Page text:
It would be a much shorter list to detail the things I'm not thankful for, since my life overflows with blessings. Voracious Reader is sitting next to me and she reminded me that I am thankful for sheep and the wool that they give and the yarn that is made from the wool, and she is absolutely right. Superhero Boy, on my other side, reminds me that I am so happy to be in California with him (and he is totally correct on that point). Over and above everything else I am thankful for, I am thankful for all of you- the 380 of you ,on average, who check in to my blathering every day. I'm amazed and honored and amused that so many are not bored silly by my constant chatter. (okay, many of you may in fact be bored silly, but you keep checking in, for which I am thankful).

Yesterday, we visited the most beautiful public library that I've ever seen (if that link doesn't take you directly to it, click on Camarillo). In addition to the sunken ship where kids can read, and the stage where kids can put on plays, the carvings and tile mosaics and Mission furniture throughout add up to the most wonderful, soothing place. I would love to spend hours and hours there.

After the library, we went to the most wonderful Mexican market and had a pineapple paleta , which is basically a huge, delicious, popcicle.

Yesterday morning, I ran with The Wonderful Genevieve, on a route through Cal State U Channel Islands, which has a totally beautiful campus. The distance was the same as what I run at home. But at home, the ground doesn't have those odd geographical swellings that make running a bit more difficult for old ladies. Between hills and the heat (it wasn't hot, but it was a good 40 degrees warmer than I am used to at the moment), I had to walk more of the route than I wanted to. But I made up for that by swimming an hour in the complex pool with VR andSB.

It's good that I'm getting lots of exercise, because the food... oh my the food... tamales, burritos, guacamole... all the real thing, and all absolutely and totally yummy.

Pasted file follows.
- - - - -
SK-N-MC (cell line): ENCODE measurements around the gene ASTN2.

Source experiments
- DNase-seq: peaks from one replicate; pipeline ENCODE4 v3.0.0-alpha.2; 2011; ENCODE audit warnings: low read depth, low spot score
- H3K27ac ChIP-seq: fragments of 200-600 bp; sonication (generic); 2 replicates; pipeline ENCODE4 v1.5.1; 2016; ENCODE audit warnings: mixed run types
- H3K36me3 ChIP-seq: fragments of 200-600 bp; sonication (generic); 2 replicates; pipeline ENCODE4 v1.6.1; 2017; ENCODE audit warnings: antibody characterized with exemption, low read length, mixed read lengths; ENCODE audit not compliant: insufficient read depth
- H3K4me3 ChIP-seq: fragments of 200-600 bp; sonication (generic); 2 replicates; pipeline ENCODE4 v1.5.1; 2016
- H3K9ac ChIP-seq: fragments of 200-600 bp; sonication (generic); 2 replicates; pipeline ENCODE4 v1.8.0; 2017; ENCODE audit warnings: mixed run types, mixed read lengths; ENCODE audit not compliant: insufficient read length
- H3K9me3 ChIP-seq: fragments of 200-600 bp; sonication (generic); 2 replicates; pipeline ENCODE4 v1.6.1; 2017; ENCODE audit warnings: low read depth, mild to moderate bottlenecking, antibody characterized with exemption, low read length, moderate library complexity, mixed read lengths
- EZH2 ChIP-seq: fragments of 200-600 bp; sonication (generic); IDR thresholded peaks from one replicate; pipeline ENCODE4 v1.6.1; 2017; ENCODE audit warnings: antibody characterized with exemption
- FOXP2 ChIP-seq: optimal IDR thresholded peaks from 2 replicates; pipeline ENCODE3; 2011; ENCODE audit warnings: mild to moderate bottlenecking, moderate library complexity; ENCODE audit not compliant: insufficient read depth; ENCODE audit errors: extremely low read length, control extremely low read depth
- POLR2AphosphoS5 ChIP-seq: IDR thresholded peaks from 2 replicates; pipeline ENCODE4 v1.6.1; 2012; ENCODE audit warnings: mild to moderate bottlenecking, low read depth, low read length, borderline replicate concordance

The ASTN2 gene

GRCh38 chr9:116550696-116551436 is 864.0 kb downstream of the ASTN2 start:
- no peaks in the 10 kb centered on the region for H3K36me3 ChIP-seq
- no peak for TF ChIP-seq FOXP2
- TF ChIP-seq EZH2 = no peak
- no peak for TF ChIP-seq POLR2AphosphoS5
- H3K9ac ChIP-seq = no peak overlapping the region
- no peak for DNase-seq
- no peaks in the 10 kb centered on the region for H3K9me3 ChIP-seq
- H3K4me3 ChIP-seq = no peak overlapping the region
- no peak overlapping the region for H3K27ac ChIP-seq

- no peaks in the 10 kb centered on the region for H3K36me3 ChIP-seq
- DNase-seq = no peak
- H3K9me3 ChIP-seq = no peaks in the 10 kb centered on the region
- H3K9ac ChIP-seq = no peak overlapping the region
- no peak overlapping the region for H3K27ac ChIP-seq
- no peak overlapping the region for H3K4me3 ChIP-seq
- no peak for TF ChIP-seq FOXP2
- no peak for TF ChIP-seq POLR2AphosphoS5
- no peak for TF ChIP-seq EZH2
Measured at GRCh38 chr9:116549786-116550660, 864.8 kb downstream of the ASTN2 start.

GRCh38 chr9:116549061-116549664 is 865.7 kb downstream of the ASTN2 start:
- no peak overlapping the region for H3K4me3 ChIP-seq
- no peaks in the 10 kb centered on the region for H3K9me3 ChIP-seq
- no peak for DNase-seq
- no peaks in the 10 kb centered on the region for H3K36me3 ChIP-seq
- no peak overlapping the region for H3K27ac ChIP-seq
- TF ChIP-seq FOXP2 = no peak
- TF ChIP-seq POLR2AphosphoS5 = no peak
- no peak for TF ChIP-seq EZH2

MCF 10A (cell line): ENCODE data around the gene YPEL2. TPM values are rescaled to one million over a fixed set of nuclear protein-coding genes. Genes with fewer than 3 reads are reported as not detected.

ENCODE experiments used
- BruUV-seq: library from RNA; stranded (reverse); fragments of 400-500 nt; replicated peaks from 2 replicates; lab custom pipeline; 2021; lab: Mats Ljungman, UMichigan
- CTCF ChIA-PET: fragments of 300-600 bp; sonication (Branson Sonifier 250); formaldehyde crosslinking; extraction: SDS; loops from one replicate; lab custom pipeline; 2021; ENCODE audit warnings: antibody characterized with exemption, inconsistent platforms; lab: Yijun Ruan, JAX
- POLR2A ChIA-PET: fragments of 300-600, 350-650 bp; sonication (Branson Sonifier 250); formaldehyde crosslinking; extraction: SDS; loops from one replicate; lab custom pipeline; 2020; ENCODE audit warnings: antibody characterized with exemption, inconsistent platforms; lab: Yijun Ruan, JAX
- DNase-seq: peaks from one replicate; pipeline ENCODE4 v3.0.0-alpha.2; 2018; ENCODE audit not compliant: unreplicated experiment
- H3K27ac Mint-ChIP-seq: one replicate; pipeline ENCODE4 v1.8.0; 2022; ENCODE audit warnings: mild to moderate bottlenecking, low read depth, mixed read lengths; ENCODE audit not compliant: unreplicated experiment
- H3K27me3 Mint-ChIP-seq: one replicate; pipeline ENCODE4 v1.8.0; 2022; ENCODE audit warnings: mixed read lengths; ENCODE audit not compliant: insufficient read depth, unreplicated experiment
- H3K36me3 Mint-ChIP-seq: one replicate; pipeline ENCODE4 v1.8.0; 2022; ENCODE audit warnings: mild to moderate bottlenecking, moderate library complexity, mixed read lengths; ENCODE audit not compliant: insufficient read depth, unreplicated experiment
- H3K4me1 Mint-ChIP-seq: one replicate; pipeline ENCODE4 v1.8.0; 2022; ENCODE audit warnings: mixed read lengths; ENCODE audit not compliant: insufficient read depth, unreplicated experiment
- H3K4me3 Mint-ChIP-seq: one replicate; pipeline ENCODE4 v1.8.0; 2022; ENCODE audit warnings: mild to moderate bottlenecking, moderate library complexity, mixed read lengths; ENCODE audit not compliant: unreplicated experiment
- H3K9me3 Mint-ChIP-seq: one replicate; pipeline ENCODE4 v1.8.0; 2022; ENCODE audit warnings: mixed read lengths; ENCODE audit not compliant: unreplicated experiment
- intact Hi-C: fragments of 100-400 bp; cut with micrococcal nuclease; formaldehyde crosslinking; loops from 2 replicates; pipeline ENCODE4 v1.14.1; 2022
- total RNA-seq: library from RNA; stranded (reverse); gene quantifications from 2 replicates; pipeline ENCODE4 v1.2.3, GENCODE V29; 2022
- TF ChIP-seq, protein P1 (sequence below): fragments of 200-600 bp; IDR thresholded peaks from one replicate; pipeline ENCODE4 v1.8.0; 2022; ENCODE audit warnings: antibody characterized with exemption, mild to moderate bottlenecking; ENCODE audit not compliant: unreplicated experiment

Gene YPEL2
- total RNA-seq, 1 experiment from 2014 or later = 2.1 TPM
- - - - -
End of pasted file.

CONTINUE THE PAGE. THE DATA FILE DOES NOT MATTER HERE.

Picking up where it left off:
Today, we're turkeying and hiking and being thankful. Life is good.

Oh- and there are no clouds here. Not even a wisp. I have never seen such an expanse of totally blue sky.

Wednesday, November 25, 2009

The morning after the day before

You know how they say to check your flight times 24 hours in advance? They kinda sorta really actually mean it.

We fly out of Aberdeen when we can. It's more expensive than other airports within a 200 mile radius, but it's convenient for us, and the long-term parking is free. Aberdeen is a very small airport, with one gate. If you arrive an hour before your flight, there is still plenty of time to check in, hit the bathroom, make sure you have everything you need in your purse, and sit for 20 minutes before they open security (it's not open until just before departure) and then another 10 before boarding.

So yesterday morning, we decided to leave a bit early and eat breakfast in Aberdeen at one of the 24 hour places. But we got stuck behind the world's longest, slowest train, so we picked up a McMuffin and headed to the airport. As we drove up, I saw that people were already going through security. I rushed in while Husband parked the car and brought the carry-ons. The agent tersely told me that we were pushing it a bit. I showed her my ticket, which listed a 7:00am departure (it was then 6:05).

She said that departure was 6:30, and if we'd arrived a couple of minutes later, we would have been denied boarding!

So that sort of set my mood for the next several hours- deep anxiety over what didn't happen. However, we got on the proper plane, and all subsequent planes, and arrived at LAX just fine, and right on time.

And very very tired...

So, we're here, it's every bit as beautiful as everyone has said (I am certain that I recognize every bit of topography from some movie or other). The weather is gloriously mild. We ate take-out from a Mexican market (oh my lordy... wonderful stuff, and I remembered enough high school Spanish not to order anything with the word *cabeza* in it). And are settling in for a week of wonderfulness.

I'll take lots more pics, but in the meantime, here are some mountains and marshes around Salt Lake City.

And next Monday, I'll check Tuesday's departure times.(and I'll curse Travelocity, which sends out notices every other day about every other flight I book, but not for the one that actually changes)

Monday, November 23, 2009

It's the night before...